Hafizullah, who hails from Nihag Darra in Upper Dir, heads the TTP in Dir region, but Qari Abdul Jabbar from Timergara is emerging as a new leader, said a TTP militant from the region. He said Jabbar heads a small group of around 400 militants chased out of Malakand during the military operation. Elders and police officials in Upper Dir say militants are hiding in and operating from Kunar and Nuristan with the help of Qari Ziaur Rehman, a key commander of Al Qaeda who hails from Kunar. Rehman operates in Pakistan’s Bajaur and Mohmand tribal regions as well as in Kunar and Nuristan in Afghanistan.

“The presence of the militants in three areas in Upper and Lower Dir has already been reported: the Osherai pass that links Swat with Upper Dir, Barawal that borders with Afghanistan’s Kunar province, and the Maidan area of Lower Dir that borders with Bajaur Agency”, said Khadim Hussain, a security expert who has worked extensively on militancy issues in the Tribal Areas.

Locals claim that the militants have begun roaming in their hills, 12 schools in the area have been reportedly destroyed, and many pro-government people have been killed in the last few months. That sends shockwaves through the region and belies the military’s claims of having cleared the area.

Instead of weakening the militants, the army operation seems to have shifted the hub of militancy from settled areas of Swat and Dir to the border areas, said Bahram Khan, a leader of anti-Taliban militia in Upper Dir.

The alliance between the leadership of Al Qaeda, the TTP, Afghan Taliban and other national and transnational militant groups might be looking for a new but familiar safe haven in Malakand before starting a military offensive in North Waziristan, Khadim Hussain told the TFT. He said the recent cross-border attacks may be precursors to a battle between the security forces and the Taliban for the social and administrative control of Malakand division after high-profile targets were targeted by Drone attacks in FATA.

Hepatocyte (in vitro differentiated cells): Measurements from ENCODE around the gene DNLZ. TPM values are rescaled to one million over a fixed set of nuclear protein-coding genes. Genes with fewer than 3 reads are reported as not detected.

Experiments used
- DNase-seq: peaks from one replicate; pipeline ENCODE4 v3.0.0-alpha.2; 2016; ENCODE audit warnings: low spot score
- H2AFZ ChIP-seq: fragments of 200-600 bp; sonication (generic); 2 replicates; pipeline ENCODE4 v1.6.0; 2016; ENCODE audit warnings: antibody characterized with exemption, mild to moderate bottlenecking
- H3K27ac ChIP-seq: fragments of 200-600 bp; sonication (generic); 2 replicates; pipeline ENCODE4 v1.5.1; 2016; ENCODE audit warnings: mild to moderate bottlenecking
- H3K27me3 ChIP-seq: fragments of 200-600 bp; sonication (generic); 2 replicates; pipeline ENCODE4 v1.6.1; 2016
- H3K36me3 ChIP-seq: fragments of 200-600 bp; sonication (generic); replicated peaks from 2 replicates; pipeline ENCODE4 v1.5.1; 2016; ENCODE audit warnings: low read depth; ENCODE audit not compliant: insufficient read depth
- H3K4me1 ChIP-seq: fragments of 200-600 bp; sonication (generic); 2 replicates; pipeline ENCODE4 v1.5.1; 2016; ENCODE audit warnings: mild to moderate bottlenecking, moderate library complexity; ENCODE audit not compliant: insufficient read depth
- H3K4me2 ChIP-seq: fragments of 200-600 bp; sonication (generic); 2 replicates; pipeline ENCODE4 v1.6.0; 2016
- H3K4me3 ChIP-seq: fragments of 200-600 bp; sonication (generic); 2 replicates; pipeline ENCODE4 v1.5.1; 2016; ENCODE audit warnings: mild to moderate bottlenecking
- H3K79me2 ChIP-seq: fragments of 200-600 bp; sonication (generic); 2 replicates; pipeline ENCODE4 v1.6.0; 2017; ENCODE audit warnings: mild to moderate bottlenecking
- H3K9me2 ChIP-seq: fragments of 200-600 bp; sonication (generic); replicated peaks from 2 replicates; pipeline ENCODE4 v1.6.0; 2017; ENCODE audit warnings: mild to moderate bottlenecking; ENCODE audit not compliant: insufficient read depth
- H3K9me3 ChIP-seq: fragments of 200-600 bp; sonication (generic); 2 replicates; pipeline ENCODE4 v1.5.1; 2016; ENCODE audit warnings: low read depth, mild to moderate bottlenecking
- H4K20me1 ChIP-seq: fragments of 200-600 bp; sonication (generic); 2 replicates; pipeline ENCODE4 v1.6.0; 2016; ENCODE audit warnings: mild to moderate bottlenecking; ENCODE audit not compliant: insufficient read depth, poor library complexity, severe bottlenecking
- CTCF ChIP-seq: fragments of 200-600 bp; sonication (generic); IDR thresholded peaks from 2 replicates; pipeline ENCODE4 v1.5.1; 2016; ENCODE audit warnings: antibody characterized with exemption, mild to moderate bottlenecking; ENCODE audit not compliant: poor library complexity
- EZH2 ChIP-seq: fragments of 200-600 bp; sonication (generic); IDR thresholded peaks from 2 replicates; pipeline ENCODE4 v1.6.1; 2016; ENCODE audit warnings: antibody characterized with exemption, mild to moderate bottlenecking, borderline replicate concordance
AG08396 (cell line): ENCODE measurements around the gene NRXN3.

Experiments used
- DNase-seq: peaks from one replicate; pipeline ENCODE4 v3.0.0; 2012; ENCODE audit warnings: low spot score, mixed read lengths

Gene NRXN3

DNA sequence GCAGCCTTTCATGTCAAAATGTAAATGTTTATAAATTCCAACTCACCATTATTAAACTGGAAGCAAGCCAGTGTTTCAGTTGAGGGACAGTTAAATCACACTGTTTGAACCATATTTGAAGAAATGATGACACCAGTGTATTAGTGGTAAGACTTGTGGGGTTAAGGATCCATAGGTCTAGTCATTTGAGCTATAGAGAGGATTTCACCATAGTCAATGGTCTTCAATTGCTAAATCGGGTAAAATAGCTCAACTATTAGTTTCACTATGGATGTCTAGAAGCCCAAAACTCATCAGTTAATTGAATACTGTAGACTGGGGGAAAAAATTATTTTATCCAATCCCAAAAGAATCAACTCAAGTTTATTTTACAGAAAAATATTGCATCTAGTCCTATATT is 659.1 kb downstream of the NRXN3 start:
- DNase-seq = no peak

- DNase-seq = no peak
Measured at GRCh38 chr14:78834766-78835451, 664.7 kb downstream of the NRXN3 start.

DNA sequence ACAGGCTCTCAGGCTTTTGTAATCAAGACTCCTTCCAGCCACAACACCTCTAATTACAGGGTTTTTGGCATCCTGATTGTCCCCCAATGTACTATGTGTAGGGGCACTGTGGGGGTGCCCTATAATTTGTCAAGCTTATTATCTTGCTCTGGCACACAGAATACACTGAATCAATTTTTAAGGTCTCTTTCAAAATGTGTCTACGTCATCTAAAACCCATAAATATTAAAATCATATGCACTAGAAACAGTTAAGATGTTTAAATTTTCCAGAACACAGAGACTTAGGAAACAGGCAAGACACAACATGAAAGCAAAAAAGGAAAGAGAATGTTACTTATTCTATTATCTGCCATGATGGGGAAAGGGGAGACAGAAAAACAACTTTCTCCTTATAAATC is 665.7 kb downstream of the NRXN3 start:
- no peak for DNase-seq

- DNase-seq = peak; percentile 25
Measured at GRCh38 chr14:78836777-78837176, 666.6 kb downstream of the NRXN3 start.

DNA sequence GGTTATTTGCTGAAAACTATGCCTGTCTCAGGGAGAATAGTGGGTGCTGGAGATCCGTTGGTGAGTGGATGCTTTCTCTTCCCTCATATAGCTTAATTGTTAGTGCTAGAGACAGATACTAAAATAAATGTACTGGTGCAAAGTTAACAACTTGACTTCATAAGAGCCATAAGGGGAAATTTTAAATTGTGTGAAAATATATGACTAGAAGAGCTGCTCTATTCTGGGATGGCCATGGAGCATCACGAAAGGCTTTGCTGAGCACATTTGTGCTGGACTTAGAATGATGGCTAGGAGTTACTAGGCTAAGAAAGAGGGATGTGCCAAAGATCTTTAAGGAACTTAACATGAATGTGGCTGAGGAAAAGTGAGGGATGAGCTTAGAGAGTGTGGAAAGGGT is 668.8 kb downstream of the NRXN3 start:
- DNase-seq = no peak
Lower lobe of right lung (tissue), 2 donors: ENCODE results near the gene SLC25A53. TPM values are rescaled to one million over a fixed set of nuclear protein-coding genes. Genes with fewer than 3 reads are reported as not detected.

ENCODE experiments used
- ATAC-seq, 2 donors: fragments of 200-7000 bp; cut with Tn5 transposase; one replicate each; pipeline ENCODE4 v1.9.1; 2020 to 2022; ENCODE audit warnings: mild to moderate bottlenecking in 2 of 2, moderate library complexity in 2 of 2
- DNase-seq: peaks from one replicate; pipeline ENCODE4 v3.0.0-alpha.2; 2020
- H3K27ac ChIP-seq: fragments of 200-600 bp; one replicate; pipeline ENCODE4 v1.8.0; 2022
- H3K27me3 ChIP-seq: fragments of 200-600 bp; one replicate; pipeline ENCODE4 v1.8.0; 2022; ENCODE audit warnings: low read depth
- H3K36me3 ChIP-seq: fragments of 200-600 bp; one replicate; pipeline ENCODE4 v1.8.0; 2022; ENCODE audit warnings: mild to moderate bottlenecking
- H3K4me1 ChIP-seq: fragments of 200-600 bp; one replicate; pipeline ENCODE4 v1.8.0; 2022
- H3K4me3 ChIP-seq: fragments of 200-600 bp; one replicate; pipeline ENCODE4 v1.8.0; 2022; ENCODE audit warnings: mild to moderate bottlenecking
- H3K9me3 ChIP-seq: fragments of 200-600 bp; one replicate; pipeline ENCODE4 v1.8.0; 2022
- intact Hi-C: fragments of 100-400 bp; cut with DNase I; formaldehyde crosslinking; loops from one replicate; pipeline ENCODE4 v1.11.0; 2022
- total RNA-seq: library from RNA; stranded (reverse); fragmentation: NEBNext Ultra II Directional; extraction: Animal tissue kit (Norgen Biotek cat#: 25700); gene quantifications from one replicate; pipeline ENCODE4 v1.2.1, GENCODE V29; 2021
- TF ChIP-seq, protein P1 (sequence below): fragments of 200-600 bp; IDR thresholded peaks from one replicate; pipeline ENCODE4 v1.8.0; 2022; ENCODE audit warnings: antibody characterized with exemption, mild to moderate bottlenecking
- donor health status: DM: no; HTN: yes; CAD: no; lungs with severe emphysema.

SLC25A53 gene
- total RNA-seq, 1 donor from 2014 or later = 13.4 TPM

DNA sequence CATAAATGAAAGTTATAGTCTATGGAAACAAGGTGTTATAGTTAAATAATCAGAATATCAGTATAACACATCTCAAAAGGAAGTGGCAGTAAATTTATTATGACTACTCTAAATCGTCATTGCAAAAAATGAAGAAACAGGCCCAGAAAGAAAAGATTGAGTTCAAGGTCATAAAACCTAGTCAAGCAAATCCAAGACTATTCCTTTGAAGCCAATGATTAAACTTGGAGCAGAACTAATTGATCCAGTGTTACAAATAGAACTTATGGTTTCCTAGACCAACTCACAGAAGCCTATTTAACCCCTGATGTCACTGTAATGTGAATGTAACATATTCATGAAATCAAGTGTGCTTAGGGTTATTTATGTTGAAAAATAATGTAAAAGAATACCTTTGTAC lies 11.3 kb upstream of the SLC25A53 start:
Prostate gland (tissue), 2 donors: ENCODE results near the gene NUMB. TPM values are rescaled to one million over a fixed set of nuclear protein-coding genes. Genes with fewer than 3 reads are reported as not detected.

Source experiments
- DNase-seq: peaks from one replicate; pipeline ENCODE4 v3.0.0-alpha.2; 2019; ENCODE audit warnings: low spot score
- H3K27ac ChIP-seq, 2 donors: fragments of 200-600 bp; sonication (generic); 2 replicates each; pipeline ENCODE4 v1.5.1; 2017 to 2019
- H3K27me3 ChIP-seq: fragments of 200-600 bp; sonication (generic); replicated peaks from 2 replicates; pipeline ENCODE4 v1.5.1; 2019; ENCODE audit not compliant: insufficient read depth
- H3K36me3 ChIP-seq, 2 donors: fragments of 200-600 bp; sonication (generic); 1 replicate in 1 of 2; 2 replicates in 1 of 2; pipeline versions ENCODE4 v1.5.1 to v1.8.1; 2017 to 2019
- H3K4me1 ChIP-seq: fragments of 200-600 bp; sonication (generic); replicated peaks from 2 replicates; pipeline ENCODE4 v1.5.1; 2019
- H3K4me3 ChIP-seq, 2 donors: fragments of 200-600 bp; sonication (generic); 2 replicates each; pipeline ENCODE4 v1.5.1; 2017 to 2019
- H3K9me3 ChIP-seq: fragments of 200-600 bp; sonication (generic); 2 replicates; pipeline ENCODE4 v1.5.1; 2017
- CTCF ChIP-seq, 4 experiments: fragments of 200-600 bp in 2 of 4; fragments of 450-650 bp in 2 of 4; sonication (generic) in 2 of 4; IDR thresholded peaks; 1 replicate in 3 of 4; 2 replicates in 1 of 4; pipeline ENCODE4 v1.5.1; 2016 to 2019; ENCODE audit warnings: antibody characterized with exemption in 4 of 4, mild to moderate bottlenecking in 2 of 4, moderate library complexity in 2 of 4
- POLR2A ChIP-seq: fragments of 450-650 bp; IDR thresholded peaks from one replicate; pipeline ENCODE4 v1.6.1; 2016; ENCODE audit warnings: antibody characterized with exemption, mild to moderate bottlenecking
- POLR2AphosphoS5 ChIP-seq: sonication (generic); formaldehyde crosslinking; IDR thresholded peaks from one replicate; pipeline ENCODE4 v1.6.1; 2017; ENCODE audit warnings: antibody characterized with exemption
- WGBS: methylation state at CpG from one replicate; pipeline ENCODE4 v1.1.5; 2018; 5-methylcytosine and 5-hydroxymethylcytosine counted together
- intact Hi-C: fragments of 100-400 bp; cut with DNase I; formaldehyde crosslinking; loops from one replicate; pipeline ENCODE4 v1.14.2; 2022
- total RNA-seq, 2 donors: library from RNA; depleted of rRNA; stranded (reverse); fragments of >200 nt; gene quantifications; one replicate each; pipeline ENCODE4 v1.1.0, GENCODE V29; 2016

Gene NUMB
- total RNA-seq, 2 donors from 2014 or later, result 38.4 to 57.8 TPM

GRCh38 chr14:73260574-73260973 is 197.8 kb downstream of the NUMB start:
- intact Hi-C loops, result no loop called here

Afghan authorities have also expressed concerns over infiltration from the Dir and Chitral areas of Pakistan to Afghan provinces of Nuristan ad Kunar. “Both Afghan and Pakistani Taliban from the bordering areas are regularly attacking the Afghan security officials and people in Nuristan’s Bargmatal and Kamdesh districts,” Nuristan governor Jamaluddin Badar told Afghan media.

Security officials say the militants will not be able to regain control of Dir. Instead, they will continue the hit-and-run tactics, an ideal guerrilla-warfare approach in the rocky terrain. There will be significant impact on the neighbouring Bajaur Agency, Swat and Chitral districts in Khyber Pakhtunkhwa, and Kunar and Nuristan provinces of Afghanistan. Dir will be a strategic base for attacks in these areas and a safe haven for militants fleeing military operations in these regions.

Zia Ur Rehman is a journalist and a researcher who works on militancy and human rights. He can be contacted at


by Zia Ur Rehman


Central Asia Online

KARACHI – Sindh’s Criminal Investigation Department (CID) has arrested three suspects belonging to the Abu Mansoor group of the Tehreek-e-Taliban Pakistan (TTP). The three were involved in assassinations of “pro-government” Swat residents visiting Karachi, officials said.

Central Asia Online exclusively reported that TTP Swat militants who fled to Karachi after a military operation began in Swat have been assassinating pro-government Swat residents under cover of the targeted killings.

After reports from intelligence agencies and media suggested dozens of Swat anti-Taliban peace committee members had been killed in the past year in Karachi, CID personnel raided Orangi Town’s Sector 10-1/2 under the supervision of Superintendent of Police (SP) Fayyaz Khan May 19, said a CID official.

Police arrested Alamzaib (alias Noor Shah), Hassan Daar (alias Sheena) and Enamur Rehman, Karachi Police Chief Ahmed Mirza said. Hit lists containing names of political leaders and officials from CID Sindh and intelligence agencies were found in their possession, he said.